If the internet is at its core is a system of record, then it is failing to complete that mission. Sometime in 2014, the internet surpassed a billion websites, while it has since fallen back a bit, it’s quite obviously an enormous repository. When websites disappear, all of the content is just gone as though it never existed, and that can have a much bigger impact than you imagine on researchers, scholars or any Joe or Josephine Schmo simply trying to follow a link.
Granted, some decent percentage of those pages probably aren’t worth preserving (and some are simply bad information), but that really shouldn’t be our call. It should all be automatically archived, a digital Library of Congress to preserve and protect all of the content on the internet.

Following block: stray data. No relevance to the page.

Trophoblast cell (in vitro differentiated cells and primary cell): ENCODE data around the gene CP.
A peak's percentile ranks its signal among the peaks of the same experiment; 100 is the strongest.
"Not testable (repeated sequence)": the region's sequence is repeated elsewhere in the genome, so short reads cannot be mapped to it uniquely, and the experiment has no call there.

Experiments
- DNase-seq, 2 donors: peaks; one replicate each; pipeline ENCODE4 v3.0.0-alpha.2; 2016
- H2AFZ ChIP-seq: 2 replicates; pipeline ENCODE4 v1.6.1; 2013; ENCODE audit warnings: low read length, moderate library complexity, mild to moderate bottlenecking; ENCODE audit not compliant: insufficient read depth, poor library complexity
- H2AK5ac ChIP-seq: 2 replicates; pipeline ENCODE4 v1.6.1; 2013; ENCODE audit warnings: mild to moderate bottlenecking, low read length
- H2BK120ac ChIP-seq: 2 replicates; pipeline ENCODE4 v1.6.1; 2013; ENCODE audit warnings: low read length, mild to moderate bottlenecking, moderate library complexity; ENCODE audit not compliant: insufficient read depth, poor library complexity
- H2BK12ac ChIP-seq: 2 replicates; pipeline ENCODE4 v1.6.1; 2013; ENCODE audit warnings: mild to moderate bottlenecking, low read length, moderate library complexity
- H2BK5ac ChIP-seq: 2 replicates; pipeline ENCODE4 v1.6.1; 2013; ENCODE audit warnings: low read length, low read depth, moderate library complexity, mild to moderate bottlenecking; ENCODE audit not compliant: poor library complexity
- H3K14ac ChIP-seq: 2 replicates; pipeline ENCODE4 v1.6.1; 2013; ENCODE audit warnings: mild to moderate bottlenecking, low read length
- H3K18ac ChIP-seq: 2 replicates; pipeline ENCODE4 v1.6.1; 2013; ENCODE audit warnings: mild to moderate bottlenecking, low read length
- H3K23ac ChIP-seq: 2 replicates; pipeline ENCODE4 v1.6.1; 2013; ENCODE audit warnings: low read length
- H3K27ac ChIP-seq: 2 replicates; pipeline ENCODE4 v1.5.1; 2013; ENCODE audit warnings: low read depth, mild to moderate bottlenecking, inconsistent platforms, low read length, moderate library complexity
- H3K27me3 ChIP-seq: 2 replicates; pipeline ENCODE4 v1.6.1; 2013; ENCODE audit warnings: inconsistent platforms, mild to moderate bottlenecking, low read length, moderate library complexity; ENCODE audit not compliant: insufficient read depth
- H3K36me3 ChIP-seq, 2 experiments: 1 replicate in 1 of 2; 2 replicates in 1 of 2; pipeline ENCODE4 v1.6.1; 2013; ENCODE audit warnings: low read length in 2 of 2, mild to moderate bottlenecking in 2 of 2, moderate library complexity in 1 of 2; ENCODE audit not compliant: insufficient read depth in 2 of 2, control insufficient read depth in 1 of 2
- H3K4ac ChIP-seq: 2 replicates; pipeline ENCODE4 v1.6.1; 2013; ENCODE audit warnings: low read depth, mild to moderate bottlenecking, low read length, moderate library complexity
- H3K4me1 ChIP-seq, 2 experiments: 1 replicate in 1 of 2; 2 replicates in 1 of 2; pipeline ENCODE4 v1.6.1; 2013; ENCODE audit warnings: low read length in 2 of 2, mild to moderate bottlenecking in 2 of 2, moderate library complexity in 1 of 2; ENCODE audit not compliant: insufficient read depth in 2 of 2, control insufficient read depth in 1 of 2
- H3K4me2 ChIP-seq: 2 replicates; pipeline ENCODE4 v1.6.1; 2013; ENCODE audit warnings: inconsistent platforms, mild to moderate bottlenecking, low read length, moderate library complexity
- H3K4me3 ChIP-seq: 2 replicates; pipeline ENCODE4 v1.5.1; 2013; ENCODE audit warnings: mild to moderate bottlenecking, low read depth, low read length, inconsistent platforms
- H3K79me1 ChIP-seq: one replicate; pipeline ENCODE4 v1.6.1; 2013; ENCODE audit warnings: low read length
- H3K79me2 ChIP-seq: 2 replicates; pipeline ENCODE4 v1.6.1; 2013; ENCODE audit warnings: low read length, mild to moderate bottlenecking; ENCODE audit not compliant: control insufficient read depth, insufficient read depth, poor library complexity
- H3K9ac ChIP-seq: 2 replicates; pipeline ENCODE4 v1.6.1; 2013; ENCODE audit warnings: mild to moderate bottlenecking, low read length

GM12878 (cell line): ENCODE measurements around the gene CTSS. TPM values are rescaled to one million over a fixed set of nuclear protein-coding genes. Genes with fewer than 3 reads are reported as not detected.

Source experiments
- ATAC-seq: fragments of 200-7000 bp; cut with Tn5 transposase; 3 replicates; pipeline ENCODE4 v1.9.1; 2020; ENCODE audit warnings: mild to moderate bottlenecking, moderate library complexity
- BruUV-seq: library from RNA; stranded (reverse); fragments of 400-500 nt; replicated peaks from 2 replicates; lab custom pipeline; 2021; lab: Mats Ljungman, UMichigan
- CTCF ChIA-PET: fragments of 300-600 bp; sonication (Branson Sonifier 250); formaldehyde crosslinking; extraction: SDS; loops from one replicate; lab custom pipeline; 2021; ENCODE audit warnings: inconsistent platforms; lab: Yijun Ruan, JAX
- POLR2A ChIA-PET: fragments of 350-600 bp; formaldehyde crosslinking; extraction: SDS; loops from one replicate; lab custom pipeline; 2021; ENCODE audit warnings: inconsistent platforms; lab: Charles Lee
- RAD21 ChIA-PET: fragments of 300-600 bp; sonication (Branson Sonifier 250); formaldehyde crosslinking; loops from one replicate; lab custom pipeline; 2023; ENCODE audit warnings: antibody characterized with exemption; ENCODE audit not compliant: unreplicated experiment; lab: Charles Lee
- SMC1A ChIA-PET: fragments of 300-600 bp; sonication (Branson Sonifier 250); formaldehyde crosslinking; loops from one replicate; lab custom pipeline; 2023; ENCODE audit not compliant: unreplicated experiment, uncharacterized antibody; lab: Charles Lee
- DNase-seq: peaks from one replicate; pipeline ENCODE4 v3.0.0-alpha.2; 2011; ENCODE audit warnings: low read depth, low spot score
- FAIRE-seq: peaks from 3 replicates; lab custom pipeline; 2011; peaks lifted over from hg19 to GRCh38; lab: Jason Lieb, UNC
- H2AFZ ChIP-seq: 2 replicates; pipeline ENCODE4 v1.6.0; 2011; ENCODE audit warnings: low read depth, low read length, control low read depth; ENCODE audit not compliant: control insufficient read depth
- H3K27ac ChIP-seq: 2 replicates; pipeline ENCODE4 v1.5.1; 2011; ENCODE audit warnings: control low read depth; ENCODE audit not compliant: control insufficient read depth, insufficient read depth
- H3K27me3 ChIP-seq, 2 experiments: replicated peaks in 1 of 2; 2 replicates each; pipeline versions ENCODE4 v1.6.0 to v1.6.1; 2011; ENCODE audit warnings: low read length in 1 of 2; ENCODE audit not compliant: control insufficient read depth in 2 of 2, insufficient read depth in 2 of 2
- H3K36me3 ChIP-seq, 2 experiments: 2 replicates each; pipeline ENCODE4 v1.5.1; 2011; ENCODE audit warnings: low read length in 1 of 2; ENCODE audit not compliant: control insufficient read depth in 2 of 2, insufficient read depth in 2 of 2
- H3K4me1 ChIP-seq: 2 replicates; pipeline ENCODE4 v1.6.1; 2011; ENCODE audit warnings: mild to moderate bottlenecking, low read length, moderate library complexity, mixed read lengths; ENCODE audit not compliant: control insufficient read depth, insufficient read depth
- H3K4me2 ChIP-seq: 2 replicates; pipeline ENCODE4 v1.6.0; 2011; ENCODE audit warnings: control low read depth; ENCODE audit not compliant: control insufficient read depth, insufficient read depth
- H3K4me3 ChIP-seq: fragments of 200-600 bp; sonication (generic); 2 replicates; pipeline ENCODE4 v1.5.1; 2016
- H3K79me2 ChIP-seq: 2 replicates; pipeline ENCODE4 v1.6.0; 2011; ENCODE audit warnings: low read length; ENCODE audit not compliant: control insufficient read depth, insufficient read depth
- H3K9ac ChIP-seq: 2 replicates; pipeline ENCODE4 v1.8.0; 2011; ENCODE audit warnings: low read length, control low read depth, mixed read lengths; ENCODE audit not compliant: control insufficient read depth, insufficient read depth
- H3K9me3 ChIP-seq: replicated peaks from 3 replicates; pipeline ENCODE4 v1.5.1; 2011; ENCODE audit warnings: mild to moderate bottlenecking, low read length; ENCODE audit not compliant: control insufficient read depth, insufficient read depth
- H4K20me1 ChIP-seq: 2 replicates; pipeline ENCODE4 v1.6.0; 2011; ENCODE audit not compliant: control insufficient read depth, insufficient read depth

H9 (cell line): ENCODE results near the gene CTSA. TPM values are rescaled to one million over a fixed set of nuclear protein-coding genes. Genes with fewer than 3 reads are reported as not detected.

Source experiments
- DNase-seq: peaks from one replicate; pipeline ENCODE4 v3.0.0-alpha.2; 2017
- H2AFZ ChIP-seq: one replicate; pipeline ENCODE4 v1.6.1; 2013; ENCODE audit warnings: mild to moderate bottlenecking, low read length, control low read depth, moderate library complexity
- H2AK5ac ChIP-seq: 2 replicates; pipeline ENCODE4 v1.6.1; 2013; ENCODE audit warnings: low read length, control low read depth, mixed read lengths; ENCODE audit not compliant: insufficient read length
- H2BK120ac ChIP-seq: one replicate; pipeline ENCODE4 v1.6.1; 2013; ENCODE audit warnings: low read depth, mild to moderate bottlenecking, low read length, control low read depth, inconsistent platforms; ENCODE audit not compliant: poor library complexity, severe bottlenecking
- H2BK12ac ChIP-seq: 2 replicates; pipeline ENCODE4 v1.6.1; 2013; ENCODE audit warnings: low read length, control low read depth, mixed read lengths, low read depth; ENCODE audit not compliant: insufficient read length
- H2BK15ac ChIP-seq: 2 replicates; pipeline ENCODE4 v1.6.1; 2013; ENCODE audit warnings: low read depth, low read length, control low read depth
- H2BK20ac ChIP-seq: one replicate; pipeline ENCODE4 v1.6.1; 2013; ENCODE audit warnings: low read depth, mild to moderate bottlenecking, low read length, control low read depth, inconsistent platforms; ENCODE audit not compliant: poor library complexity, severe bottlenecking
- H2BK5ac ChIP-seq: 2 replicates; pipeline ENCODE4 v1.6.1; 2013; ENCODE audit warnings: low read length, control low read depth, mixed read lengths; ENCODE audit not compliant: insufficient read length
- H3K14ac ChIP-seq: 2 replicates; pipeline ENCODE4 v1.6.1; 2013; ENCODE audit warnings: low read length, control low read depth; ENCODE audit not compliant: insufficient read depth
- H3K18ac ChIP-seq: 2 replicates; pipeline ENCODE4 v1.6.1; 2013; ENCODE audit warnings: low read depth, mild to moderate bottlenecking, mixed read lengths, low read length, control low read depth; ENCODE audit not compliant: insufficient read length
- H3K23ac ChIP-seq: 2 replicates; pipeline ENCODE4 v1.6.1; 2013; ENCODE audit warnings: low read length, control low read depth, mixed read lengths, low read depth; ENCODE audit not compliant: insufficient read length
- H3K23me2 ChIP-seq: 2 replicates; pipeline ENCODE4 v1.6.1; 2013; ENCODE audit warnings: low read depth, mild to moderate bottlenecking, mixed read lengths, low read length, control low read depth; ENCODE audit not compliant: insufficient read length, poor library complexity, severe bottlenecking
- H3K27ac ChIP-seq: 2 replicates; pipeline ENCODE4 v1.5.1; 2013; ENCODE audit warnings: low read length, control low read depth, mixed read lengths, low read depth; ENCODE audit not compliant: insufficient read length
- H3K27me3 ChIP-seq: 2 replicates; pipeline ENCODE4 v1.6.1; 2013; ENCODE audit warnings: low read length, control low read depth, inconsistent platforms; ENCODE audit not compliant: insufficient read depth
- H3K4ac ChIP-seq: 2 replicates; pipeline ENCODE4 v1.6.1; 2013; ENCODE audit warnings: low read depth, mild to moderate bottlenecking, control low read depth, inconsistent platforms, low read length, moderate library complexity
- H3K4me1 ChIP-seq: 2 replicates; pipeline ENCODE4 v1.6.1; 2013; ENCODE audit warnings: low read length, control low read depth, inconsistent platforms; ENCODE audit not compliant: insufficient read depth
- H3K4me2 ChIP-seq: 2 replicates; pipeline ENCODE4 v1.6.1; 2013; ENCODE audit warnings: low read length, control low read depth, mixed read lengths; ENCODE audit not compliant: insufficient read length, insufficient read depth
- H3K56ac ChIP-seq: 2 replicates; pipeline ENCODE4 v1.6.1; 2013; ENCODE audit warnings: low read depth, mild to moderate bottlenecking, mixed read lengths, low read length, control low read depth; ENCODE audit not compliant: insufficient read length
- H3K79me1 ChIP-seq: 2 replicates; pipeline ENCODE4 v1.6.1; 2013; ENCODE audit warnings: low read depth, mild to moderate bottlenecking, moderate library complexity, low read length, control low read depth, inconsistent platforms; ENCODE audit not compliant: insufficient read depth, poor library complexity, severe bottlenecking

As my experience shows, you can’t rely on publishers to keep a record. When it no longer serves a website owner’s commercial purposes, the content can disappear forever. The trouble with that approach is it leaves massive holes in the online record.
Cheryl McKinnon, an analyst with Forrester Research, who covers content management, has been following this issue for many years. She says the implications of lost content on the internet could be quite profound. READ MORE: The Internet Is Failing The Website Preservation Test | TechCrunch